There is bravery in saying “no”.
If you have the privilege of living your life without someone you trust touching you inappropriately I am jealous of you. You live in a world I am unaware of. I know trust, and I know manipulation, I know twists of the truth, and I know a life with memories that are hard to live with.
Many, many, many people have stories that are way worse than mine. My heart aches as I hear them. One by one I hear the hurt, I hear the self-blame, and I hear the aches in their soul that have latched onto their body.
So many go silent. So many take full responsibility, we know of no other way. The brain is complex and is designed to protect us from the reality of the fog we were in. The harsh truth is learning the shame of putting yourself in a position that led to moments you don’t want a part of your story, and blame you don’t feel strong enough or empowered enough to put on the other person.
Ownership. We have a responsibility to understand our vulnerabilities and our weaknesses that led to a place we never wanted to get to. That is our part. That is our ownership. We play a part in the “dance” of a toxic relationship. The awareness of our contribution is important in moving forward in our life. But there is more.
Self-Doubt. Do you remember saying “no”, saying you want it to stop, saying you are uncomfortable? We forget our “no” in the midst of shock and trauma. We only remember what happened. Our “no” feels small, it feels insignificant, like it doesn’t matter, and we blame ourselves that it wasn’t loud enough. You are twisted into believing what respect actually is. You believe what you are told to believe about yourself and what is going on around you, within you, beside you, and happening to you. You are taught to doubt your intuition in the weakest moments in your life as you navigate an airplane unsure of which way is up and what is upside down.
Loss of Control. It is all scary, it feels unavoidable, even though it is completely avoidable. It is avoidable! There is a way out! The voice showing you the way out seems small, you have to find it, but it’s in there. Once your control is taken away it’s hard to get it back, and that’s a really hard one to describe to someone that doesn’t understand.
There are people who have said “no”. Who have slapped the face at the disrespect someone is treating you. Who know their worth so concretely they wouldn’t have someone tell them otherwise. To the people who are strong, and we all are strong, but it’s the moments when we are weak that we are the most vulnerable, where we are most open to suggestion. To being a target.
I commend the stories of men and women than have said “no”, that have “fled” in the presence of an unhealthy environment. I applaud you, respect you, and know the strength it took for you to do that. Sadly, those stories are few. The stories of pressure, of manipulation, and intense pursuit are the many that I hear and that I have survived. I don’t claim innocence, but I am claiming the struggle, the battle, the reality that it is not as easy as people who don’t understand think it is. I want to get it, I want to comprehend it, because I want to get stronger.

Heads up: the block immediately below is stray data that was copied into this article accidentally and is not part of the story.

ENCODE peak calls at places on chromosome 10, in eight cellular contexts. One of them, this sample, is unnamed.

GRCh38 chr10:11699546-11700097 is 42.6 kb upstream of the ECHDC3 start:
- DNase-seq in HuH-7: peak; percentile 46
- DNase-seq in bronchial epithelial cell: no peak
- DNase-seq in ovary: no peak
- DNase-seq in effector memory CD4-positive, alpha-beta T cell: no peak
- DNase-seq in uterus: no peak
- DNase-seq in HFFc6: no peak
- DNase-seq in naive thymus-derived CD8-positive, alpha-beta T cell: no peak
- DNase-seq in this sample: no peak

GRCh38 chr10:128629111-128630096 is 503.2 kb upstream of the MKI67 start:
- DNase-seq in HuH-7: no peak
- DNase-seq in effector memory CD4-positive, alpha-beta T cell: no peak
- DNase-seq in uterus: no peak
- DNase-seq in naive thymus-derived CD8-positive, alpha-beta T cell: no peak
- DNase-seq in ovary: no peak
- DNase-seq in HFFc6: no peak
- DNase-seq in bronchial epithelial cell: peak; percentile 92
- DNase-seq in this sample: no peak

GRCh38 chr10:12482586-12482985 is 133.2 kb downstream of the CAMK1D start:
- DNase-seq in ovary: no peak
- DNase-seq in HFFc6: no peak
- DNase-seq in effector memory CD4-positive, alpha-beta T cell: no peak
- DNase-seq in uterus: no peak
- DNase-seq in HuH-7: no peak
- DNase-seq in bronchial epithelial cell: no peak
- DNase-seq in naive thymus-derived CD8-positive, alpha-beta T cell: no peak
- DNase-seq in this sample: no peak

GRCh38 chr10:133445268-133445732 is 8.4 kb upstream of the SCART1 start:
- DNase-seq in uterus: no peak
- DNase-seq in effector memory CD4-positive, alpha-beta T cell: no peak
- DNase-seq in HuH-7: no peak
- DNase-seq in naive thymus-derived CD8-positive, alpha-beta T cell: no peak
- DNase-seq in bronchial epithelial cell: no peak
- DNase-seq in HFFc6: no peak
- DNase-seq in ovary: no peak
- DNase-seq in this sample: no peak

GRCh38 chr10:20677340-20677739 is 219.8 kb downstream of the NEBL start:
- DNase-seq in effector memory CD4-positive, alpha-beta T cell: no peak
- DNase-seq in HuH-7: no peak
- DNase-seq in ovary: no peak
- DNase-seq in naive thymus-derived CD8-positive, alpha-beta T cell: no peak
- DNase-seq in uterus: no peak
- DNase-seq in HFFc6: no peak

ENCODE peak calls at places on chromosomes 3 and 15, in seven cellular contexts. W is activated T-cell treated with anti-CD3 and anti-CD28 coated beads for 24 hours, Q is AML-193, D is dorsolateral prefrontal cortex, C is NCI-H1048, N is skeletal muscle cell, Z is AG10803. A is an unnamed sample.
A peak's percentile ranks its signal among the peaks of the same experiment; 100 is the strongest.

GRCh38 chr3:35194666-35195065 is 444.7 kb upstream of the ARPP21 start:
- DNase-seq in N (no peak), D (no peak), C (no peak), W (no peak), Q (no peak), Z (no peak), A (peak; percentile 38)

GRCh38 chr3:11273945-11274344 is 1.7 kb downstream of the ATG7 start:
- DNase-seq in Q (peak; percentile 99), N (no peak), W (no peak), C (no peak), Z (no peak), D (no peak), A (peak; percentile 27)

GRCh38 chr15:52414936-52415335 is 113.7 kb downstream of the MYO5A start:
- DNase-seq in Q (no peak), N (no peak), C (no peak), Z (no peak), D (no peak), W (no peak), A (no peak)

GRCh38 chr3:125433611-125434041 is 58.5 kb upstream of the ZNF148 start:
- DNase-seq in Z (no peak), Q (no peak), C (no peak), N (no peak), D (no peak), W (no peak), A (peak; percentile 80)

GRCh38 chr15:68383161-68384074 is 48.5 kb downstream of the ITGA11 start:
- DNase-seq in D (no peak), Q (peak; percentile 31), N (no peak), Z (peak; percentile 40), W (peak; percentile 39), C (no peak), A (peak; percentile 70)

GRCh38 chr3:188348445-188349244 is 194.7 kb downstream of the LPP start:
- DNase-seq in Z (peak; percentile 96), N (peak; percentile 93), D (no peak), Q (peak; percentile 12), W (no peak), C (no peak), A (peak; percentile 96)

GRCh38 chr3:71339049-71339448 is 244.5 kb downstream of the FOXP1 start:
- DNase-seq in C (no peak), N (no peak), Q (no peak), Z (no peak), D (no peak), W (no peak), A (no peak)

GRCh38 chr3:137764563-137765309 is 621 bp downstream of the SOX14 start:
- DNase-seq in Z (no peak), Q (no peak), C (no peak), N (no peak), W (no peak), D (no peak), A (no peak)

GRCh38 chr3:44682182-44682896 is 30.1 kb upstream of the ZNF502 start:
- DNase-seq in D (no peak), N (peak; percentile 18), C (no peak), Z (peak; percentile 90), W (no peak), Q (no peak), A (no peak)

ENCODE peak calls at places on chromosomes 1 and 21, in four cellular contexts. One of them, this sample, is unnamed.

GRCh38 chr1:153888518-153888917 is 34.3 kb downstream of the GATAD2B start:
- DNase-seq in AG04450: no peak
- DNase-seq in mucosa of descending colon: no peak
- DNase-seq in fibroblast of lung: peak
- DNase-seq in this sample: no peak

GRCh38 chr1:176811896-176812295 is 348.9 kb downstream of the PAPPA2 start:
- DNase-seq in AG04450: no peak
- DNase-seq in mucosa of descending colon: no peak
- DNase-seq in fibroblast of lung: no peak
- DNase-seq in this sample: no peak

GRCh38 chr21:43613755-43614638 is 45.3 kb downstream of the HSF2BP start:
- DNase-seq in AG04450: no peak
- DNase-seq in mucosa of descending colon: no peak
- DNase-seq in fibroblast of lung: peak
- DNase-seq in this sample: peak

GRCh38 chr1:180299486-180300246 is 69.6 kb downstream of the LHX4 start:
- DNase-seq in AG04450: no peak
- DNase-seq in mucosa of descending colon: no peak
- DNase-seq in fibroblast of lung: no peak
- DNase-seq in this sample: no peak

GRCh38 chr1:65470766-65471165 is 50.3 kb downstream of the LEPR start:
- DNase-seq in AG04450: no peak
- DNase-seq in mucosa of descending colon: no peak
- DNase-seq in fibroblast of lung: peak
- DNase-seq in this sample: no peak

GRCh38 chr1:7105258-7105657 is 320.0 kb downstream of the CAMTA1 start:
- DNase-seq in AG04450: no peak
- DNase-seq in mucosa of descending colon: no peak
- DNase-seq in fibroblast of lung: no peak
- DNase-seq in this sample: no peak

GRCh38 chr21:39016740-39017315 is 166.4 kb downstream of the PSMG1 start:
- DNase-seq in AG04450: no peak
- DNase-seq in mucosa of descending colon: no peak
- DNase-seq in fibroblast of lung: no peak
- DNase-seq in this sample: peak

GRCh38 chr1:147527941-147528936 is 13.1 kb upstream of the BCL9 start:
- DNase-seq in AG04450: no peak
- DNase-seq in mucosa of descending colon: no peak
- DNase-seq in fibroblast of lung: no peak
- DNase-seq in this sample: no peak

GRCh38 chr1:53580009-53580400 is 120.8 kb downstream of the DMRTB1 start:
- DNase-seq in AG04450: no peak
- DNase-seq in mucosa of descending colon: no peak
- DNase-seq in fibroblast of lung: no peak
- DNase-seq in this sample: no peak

The thoughts my brain wants to cycle with is ‘what is consent’? Is consent a resounding “YES, I know what I am walking into”, or is there such a thing as a ‘coerced consent’. A “no”, followed by a “no”, and another “no” until your body realizes there is no other way out except a quiet “yes”. Is that consent? Has anyone felt that way before? When the question persists until the answer is the one they want, is that consensual? When you feel there is no way out is that consent?
You are mad you are there, you blame yourself for trusting, that you put yourself in that moment. But once you are there, you are scared. How do I get out? Where’s the door and how do I get there? What do you do when you feel stuck? When someone takes away your control and you want it back, when someone you trusted makes you feel safe and then takes advantage of that safety, when someone you trusted makes you blame yourself?
If this isn’t you, I promise it is your friend. I promise it is your neighbor. Not talking about a time in their life they want to forget. Not wanting to remember the hurt. Not wanting to believe that little person hurting and crying is still someone inside of them.
If you said “no”, if you ran away, if you fought for the belief you knew about yourself I am in awe. You amaze me, and you should be proud of the strength, bravery, and courage it took to do what you did.
If you didn’t know how, if you froze, if you got stuck, if you got lost, if you got tangled in twisted lies you need to know that you have strength too. You and I may at times feel that we lost it, but I refuse to give up on trusting my God when I lose my trust in people. He is bigger than the strongest enemy, He is louder than the voice of manipulation, He loves me in a way that exemplifies love. My God is my constant, He will fight with me, for me, and beside me. He lives in me. When you forget your strength don’t forget His.
If you want to write an Anonymous comment on this one or none at all I completely understand. This is a hard topic that so many of us struggle with silently, you are not alone.
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